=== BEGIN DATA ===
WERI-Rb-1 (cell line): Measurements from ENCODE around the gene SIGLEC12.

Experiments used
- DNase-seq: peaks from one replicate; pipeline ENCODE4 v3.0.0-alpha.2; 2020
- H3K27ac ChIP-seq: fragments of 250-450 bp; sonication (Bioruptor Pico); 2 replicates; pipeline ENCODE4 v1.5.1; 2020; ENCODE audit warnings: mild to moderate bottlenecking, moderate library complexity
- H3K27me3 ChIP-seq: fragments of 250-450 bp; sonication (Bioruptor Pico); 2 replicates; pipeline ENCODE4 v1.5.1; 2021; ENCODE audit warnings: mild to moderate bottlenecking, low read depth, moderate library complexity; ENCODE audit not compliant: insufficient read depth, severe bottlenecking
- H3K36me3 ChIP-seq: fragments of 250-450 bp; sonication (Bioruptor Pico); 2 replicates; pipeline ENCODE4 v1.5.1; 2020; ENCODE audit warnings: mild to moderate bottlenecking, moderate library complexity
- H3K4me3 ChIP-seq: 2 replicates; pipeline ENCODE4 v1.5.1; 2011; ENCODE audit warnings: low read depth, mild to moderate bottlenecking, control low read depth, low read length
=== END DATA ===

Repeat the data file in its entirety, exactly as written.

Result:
WERI-Rb-1 (cell line): Measurements from ENCODE around the gene SIGLEC12.

Experiments used
- DNase-seq: peaks from one replicate; pipeline ENCODE4 v3.0.0-alpha.2; 2020
- H3K27ac ChIP-seq: fragments of 250-450 bp; sonication (Bioruptor Pico); 2 replicates; pipeline ENCODE4 v1.5.1; 2020; ENCODE audit warnings: mild to moderate bottlenecking, moderate library complexity
- H3K27me3 ChIP-seq: fragments of 250-450 bp; sonication (Bioruptor Pico); 2 replicates; pipeline ENCODE4 v1.5.1; 2021; ENCODE audit warnings: mild to moderate bottlenecking, low read depth, moderate library complexity; ENCODE audit not compliant: insufficient read depth, severe bottlenecking
- H3K36me3 ChIP-seq: fragments of 250-450 bp; sonication (Bioruptor Pico); 2 replicates; pipeline ENCODE4 v1.5.1; 2020; ENCODE audit warnings: mild to moderate bottlenecking, moderate library complexity
- H3K4me3 ChIP-seq: 2 replicates; pipeline ENCODE4 v1.5.1; 2011; ENCODE audit warnings: low read depth, mild to moderate bottlenecking, control low read depth, low read length